June 17, 2015 | Water falls from the sky, runs across the earth, funnels into drainages, and fills rivers.
It seems simple. But total precipitation does not equal total streamflow. Along the way, some of the water gets sucked up by plants, absorbed by the soil, or evaporated into the air. A complex array of factors—from wind speed to geology—influences how much precipitation converts into streamflow and at what speed.
Hydrologic models for predicting streamflow each capture these variables in different ways. This can lead to large disparities in their results and, therefore, large headaches for water managers who depend on the forecasts to plan for the future.
Scientists at the National Center for Atmospheric Research and their collaborators have now developed a way to bring these diverse modeling approaches together, dig into their differences, and ultimately paint a fuller picture of what streamflow may look like in the future, especially in the face of a changing climate.
Led by NCAR scientist Martyn Clark, the research team has developed the Structure for Unifying Multiple Modeling Alternatives. SUMMA allows users to customize the model by making individual decisions about how to treat a vast range of variables, a capability that allows SUMMA to both mimic existing models and create something entirely new.
Hydrologic models vary in the way they represent physical processes. For example, they can differ in their assumptions about the temperature at which snow is most prone to stick to the tree canopy. SUMMA allows users to customize how the model treats a range of variables to uncover the impact of any single assumption. (©UCAR. Photo by Carlye Calvin. This image is freely available for media & nonprofit use.)
Flipping the switch on model comparison
Because hydrologic models can vary so drastically in their approaches, water managers sometimes use several different models and then compare the results. When the future scenarios differ significantly, however, it can be difficult to pinpoint the reason. Is it due, for example, to the way the model divides the landscape into smaller units? Or maybe how it connects those units? Something else?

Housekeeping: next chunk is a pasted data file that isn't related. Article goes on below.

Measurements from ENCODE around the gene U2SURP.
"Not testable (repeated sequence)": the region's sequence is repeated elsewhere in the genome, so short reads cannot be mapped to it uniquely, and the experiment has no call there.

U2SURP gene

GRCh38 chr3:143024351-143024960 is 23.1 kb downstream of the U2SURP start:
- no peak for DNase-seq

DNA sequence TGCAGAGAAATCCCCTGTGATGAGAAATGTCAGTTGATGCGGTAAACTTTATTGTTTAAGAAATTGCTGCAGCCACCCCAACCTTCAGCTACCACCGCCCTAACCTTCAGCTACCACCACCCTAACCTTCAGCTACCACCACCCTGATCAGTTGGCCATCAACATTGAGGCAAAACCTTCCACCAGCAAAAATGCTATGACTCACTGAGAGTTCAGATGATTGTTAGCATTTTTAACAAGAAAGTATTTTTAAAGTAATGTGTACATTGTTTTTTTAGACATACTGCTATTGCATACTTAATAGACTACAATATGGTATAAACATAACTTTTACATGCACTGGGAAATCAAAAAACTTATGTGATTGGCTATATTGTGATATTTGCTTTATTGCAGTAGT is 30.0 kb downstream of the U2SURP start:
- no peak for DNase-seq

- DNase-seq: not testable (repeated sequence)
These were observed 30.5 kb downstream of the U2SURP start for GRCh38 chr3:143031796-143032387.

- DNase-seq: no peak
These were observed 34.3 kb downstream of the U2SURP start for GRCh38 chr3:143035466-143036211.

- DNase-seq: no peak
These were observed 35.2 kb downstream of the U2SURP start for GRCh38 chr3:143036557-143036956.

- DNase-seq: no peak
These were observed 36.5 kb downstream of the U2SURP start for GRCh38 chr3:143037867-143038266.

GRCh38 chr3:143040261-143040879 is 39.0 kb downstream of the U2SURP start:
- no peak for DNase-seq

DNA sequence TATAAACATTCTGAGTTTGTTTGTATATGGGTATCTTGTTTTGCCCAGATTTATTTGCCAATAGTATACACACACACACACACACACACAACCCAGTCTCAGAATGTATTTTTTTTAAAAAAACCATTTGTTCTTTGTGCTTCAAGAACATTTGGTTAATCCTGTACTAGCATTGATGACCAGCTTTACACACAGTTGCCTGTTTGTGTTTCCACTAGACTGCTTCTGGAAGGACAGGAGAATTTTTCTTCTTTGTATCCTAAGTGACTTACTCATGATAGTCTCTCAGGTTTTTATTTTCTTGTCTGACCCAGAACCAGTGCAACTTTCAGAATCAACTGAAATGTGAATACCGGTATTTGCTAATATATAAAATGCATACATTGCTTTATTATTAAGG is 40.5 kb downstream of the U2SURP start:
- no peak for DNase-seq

"There can be hundreds of differences between the models," Clark said. "You can make broad conclusions, but you need a more controlled and systematic approach to model evaluation to understand why the differences occurred."
SUMMA, which Clark and his collaborators describe in detail in a pair of papers recently published in Water Resources Research, tackles this problem by allowing researchers to drill down into the construction of existing models.
By essentially flipping switches within SUMMA, a user can recreate the parameters hard-wired into existing hydrologic models. Then, by changing one setting at a time, the user can begin to untangle what actually accounts for differences in the modeling results.
For instance, some existing hydrologic models assume that snow tends to stick better to the tree canopy when the temperature is hovering near freezing. Other models assume the opposite—that the trees intercept more snow as the temperature drops. Snow that sticks to trees is more likely to evaporate directly into the air.
SUMMA will let a user uncover the impact of a single assumption—such as when snow sticks to trees or how water flows through soil—on predictions produced by multiple models, even when those models have dozens of other differences.
"The idea is to be more explicit about the decisions we're making when building models," Clark said. "The result can be more accurate and detailed representations of the watershed."
SUMMA is also a tool that can help scientists grapple with some of the challenges of assessing the impact of climate change on water supplies.